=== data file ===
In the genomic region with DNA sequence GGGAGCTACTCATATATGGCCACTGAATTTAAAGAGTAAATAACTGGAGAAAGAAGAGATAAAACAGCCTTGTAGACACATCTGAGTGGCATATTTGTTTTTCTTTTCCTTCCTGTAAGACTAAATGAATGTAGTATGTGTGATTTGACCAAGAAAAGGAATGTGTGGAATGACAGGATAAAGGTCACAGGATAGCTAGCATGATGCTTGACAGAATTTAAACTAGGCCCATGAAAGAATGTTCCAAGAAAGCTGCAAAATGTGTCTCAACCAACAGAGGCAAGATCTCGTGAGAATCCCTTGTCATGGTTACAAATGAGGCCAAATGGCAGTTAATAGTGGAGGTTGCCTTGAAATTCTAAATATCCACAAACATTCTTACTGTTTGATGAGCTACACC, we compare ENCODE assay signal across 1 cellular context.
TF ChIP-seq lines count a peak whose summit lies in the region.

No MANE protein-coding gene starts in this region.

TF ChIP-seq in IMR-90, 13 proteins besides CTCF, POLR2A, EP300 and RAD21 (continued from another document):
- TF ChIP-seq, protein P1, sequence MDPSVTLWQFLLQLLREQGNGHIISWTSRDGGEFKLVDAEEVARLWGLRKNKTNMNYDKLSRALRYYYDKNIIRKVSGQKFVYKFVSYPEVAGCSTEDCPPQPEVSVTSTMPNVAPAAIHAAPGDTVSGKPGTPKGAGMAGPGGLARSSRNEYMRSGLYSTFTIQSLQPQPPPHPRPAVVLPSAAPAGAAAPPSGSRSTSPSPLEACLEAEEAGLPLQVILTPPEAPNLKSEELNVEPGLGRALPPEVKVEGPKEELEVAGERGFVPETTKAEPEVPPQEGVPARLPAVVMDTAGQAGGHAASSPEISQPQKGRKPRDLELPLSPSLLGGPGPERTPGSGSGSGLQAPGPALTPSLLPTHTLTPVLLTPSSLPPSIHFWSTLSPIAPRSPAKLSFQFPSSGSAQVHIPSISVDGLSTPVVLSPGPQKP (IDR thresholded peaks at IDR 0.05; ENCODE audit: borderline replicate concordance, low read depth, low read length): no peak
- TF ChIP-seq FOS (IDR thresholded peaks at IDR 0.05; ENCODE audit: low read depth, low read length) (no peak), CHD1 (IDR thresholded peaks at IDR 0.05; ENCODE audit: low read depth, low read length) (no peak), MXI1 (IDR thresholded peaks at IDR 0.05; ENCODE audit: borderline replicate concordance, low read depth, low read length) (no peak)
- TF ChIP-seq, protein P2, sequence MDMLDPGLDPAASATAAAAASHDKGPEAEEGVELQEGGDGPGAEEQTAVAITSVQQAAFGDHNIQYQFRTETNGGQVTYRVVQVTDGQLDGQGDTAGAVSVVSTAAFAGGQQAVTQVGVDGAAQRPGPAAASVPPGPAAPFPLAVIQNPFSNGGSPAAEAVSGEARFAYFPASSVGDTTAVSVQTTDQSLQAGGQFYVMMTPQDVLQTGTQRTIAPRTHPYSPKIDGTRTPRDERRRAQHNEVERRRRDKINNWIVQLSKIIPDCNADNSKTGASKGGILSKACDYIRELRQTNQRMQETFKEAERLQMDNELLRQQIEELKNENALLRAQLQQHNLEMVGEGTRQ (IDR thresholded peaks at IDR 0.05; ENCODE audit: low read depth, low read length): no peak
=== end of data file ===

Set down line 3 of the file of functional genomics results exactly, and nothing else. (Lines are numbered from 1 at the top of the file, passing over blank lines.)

No MANE protein-coding gene starts in this region.